In that survey, she said, “80 percent of people with court debt cut back on basic needs like food, medical bills, and more just to pay down their debt.” In addition, nearly two-thirds of those surveyed said they got food assistance or money from a faith-based charity or church, which they wouldn’t have needed were it not for their court debt.
It's not hard to see how similar situations could play out in Orange County where more than 191,000 individuals – including one in five children – are food insecure, according to Second Harvest Food Bank. This means that at times there’s not enough food to feed everyone in the household or the available food lacks nutritional value. Research has shown that households with children tend to experience more food insecurity than households without, a figure that has tripled to 29.5 percent during the pandemic.
“The reality is that you have a lot of people who are considered middle-class living paycheck to paycheck and relying on services, especially right now, because of inflation,” Couture said.
Reduced or free breakfasts and lunches served at school help many Orange County families close the meal gap. Lora Gilbert, Orange County Public Schools’ (OCPS) senior director of food and nutrition, told ClickOrlando that 75 percent of OCPS students were eligible for free or reduced lunches in 2021.
School is out now, but fortunately meals will still be served. Here’s how to find them this summer.
Throughout June and July, OCPS will provide some meals for kids and teens 18 and under at select public libraries (June 6 to July 29) and area schools (May 31 at limited sites; all sites June 6 to July 31).
Citrus Elementary School, 87 N. Clarke Rd.
Ocoee Elementary School, 400 S. Lakewood Ave.
Ocoee High School, 1925 Ocoee Crown Point Pkwy.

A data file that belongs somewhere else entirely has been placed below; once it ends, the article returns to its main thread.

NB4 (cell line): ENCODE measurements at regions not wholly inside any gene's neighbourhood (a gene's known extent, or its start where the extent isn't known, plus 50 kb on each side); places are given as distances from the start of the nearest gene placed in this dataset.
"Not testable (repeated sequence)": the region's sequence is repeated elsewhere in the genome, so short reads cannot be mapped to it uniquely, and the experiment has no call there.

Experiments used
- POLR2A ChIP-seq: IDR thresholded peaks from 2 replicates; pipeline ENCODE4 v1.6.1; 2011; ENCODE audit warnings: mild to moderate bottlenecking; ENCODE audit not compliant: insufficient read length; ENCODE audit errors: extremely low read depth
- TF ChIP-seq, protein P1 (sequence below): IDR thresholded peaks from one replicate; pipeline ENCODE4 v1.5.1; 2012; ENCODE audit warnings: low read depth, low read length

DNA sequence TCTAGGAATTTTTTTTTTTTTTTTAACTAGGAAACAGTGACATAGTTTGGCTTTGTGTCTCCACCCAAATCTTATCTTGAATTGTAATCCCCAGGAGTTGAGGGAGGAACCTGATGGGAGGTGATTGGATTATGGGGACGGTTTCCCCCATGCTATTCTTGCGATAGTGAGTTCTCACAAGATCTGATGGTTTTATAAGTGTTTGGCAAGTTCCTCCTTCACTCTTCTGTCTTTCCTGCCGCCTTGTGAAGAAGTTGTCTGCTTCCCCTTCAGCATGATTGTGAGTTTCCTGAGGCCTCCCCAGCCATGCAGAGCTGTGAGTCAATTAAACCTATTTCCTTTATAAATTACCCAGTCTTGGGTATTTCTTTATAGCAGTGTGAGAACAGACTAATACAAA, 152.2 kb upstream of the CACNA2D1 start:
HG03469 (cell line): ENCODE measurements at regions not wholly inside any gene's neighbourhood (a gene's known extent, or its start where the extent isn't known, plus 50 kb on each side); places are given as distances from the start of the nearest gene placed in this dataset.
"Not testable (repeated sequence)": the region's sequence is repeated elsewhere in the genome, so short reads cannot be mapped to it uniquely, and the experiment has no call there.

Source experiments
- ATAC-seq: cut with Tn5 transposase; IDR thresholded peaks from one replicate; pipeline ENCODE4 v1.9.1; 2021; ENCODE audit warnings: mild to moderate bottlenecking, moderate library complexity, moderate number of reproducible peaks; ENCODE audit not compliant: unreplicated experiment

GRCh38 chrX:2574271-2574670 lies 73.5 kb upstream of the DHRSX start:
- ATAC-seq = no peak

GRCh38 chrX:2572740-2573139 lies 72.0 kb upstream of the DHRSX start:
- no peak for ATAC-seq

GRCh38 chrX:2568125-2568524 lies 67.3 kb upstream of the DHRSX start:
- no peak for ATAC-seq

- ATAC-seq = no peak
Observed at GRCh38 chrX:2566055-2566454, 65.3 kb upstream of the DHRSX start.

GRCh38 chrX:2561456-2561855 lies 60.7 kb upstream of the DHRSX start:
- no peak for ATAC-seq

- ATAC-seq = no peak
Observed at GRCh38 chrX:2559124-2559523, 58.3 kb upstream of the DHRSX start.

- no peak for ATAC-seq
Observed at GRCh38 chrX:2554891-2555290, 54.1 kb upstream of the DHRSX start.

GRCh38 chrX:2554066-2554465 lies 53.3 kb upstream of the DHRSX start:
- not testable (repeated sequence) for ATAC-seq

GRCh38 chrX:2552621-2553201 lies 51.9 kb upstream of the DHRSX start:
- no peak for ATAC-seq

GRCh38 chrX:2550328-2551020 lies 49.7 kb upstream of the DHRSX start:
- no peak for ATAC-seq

Ocoee Middle School, 300 S. Bluford Ave.
Thornebrooke Elementary School, 601 Thornebrooke Dr.
Gotha Middle School, 9155 Gotha Rd.
Horizon West Middle School, 8200 Tattant Blvd.
Keene's Crossing Elementary, 5240 Keene's Pheasant Dr.
Sunset Park Elementary School, 12050 Overstreet Rd.
Windermere High School, 5523 Winter Garden Vineland Rd.
Bridgewater Middle School, 5600 Tiny Rd.
Dillard Street Elementary School, 311 N. Dillard St.
ESE Special Hearts Farm, 1101 E. Maple St.
Horizon High School, 10393 Seidel Rd.
Independence Elementary, 6255 New Independence Pkwy.
Lake Whitney Elementary, 1351 Windermere Rd.
Lakeview Middle School, 1200 W. Bay St.
Maxey Elementary School, 602 E. Story Rd.
Summerlake Elementary School, 15450 Porter Rd.
Sunridge Elementary School, 14455 Sunridge Blvd.
Sunridge Middle School, 14955 Sunridge Blvd.
Tildenville Elementary School, 1221 Brick Rd.
Water Springs Elementary, 16000 Water Springs Blvd.
Water Springs Middle School, 10393 Seidel Rd.
West Orange High School, 1625 Beulah Rd.
Whispering Oaks Elementary, 15300 Stoneybrook West Pkwy.
Summer Break Spot, funded by the Florida Department of Agriculture, will also offer free breakfasts, snacks, lunches and dinners for kids and teens 18 and under. Text “food” or “comida” to 304-304 for locations. Ocoee’s Christian Service Center serves free lunches weekdays 11a.m. to 12 p.m. at 300 West Franklin Street.